With any luck, it will be a big, confusing hit and we'll get a cinematic universe where entire films are dedicated to this guy choking out teenagers while beaming his swollen purple face like he's Yellow Bastard's big brother.
Robot Overlords: A B-Movie Starring Ben Kingsley and Gillian Anderson About ... You Know ... Robot Overlords
Pacific Rim was a rocket-punching blast because it featured robot-on-monster action with such brazen disregard for science that Stephen Hawking gets a headache every time someone in the world watches it. It also helped that there were some randomly stellar actors shoved in the mix. Considering this combo, we're kind of scratching our heads as to why a film called Robot Overlords only has a thousand Twitter followers, despite starring Agent Scully and Gandhi as agitators and/or slaves to a dawning and/or end of a robot apocalypse. We're honestly not sure what's going on in the trailer, besides the promise of a robot Neo boy and Ben Kingsley looking shifty as fuck.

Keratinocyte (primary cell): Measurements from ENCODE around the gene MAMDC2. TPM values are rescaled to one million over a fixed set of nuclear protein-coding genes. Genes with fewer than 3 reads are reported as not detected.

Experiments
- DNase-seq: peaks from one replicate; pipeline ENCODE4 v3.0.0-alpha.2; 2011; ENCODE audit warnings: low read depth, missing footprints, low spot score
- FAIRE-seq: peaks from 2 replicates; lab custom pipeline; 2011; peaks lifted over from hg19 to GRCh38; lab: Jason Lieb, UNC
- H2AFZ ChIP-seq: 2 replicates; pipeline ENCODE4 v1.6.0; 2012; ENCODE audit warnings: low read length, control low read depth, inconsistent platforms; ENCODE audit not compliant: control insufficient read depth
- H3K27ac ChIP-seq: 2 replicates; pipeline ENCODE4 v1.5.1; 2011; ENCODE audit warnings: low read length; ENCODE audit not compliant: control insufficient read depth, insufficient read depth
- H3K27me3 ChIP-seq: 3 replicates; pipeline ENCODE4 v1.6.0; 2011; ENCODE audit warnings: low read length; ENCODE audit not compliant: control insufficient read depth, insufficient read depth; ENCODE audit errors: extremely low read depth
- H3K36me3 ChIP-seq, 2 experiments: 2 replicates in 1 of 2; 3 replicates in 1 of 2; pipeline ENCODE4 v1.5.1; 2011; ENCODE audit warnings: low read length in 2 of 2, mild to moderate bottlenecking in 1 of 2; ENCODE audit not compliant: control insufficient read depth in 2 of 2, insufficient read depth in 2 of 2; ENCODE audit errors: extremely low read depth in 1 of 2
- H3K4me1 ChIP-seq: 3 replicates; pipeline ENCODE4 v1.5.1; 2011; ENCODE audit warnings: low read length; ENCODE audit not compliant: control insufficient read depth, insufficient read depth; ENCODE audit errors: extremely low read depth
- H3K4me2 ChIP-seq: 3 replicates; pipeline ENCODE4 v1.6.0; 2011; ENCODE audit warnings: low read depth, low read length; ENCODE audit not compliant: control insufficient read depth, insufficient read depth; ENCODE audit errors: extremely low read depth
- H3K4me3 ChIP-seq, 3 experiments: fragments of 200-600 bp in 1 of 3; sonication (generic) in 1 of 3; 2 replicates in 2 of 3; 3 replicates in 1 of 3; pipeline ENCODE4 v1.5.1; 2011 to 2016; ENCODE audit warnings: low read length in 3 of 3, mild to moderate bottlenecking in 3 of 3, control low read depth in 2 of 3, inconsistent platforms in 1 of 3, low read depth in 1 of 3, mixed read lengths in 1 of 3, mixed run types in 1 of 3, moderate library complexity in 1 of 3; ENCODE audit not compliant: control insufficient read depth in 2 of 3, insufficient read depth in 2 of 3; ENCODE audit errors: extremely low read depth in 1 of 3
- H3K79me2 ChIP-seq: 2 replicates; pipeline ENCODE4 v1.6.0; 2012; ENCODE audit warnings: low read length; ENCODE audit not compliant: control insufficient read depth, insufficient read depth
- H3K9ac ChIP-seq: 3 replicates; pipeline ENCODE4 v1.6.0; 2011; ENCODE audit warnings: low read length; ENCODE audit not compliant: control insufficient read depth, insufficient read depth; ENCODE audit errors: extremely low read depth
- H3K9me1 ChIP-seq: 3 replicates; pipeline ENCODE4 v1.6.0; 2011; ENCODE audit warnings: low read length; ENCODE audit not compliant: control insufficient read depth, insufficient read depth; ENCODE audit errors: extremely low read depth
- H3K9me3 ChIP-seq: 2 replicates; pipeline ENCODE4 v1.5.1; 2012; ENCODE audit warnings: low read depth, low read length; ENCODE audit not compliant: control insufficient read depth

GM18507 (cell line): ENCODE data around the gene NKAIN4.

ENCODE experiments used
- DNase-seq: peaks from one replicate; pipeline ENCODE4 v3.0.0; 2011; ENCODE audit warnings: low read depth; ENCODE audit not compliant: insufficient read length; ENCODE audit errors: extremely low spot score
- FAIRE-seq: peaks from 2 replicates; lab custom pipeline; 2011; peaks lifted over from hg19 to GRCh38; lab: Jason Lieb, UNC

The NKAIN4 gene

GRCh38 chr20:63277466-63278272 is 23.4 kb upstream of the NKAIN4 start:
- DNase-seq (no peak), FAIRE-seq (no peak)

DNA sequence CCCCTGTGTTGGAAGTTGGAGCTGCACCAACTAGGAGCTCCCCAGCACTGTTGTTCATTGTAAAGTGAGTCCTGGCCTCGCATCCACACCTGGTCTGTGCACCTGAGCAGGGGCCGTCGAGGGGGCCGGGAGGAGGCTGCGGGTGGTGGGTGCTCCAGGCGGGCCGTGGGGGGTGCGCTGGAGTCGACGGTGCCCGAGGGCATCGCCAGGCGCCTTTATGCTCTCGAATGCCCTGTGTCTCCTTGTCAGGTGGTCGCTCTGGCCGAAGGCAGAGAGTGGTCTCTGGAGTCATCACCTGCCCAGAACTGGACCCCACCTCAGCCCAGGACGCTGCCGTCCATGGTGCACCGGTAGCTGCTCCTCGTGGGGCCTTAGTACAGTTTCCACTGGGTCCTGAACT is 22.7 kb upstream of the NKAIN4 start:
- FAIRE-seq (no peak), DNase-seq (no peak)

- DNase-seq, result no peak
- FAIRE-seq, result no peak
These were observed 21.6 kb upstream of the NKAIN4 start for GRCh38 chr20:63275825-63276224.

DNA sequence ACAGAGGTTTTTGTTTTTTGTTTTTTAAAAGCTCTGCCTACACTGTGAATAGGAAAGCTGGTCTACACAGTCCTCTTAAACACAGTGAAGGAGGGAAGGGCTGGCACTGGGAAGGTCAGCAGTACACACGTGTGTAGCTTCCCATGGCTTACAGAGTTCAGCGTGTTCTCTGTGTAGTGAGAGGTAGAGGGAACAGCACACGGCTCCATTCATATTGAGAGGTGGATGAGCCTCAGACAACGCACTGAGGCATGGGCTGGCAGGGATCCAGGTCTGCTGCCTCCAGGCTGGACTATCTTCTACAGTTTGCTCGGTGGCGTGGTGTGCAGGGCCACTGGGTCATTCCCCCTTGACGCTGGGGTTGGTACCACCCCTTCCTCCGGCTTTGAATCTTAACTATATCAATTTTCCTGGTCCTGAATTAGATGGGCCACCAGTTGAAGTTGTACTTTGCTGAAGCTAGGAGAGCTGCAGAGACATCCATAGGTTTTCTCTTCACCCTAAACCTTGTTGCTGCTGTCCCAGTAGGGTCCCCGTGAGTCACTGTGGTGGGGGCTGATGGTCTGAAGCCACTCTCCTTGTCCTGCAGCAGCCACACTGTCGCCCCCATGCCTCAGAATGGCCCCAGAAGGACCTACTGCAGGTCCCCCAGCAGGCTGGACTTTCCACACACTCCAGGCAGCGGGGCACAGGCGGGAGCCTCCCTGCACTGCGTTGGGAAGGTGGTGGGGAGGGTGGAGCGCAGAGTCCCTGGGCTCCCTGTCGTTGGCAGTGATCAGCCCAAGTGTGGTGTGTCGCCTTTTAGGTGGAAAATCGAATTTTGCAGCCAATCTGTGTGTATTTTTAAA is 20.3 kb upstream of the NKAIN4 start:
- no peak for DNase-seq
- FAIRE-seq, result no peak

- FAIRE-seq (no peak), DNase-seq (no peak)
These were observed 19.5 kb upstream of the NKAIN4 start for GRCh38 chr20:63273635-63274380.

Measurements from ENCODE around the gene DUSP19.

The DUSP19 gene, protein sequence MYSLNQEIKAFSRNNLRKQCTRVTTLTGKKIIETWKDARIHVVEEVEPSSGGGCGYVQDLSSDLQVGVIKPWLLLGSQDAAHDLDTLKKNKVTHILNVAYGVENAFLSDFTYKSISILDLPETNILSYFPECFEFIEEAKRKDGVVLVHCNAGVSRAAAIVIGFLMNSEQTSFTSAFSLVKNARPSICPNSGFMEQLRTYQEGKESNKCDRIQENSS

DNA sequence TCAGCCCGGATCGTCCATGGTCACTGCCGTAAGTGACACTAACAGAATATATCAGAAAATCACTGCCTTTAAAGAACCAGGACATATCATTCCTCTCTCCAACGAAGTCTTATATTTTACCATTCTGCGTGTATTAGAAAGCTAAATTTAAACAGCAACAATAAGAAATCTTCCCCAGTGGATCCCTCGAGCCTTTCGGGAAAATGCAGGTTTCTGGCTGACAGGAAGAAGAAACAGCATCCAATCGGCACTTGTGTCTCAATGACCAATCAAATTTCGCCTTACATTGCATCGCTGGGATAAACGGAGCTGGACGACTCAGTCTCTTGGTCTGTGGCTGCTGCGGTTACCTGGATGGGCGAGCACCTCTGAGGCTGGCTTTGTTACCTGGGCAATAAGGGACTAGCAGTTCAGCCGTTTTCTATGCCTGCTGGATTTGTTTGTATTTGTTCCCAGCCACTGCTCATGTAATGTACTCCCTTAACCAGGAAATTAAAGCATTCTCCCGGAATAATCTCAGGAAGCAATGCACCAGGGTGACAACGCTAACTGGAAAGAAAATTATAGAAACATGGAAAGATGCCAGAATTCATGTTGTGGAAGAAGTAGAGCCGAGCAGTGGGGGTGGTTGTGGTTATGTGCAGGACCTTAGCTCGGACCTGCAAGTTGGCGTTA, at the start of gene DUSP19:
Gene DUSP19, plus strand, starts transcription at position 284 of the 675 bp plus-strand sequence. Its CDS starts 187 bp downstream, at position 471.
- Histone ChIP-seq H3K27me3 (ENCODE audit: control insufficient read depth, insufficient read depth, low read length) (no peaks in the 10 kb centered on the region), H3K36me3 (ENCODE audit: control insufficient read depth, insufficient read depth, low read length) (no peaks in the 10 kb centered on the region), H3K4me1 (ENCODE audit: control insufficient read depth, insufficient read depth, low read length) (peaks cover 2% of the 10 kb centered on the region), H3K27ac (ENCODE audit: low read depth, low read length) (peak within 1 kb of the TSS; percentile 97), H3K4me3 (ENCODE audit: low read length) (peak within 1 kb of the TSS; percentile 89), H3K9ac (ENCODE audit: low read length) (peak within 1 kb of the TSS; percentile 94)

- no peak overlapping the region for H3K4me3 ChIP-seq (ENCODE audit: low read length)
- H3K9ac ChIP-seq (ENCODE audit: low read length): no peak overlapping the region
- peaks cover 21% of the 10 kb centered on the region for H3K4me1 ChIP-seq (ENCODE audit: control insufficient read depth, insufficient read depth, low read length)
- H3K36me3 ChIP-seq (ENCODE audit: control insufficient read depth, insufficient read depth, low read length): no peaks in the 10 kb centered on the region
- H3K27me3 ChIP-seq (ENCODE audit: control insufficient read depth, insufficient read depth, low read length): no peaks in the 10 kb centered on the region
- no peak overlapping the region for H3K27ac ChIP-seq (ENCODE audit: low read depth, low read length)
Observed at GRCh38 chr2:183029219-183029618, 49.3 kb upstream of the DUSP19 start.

Clearly, a major stretch for Sir Ben.
There's also Gillian Anderson ... who we're guessing will remain skeptical about the robots' existence despite overwhelming evidence, right until the end. Plus, there are giant spaceships that look like the Borg got bought out by Apple, so maybe there's some aliens in the mix as well. We have no clue, but we're excited to find out, considering that this is being directed by the dude behind Grabbers, a film about bloodsucking aliens whose only weakness is drunk people. One thing is for sure -- these robots will be lording over us, you can bank on that shit.
Dark Star: An H.R. Giger Documentary as Creepy as Giger Himself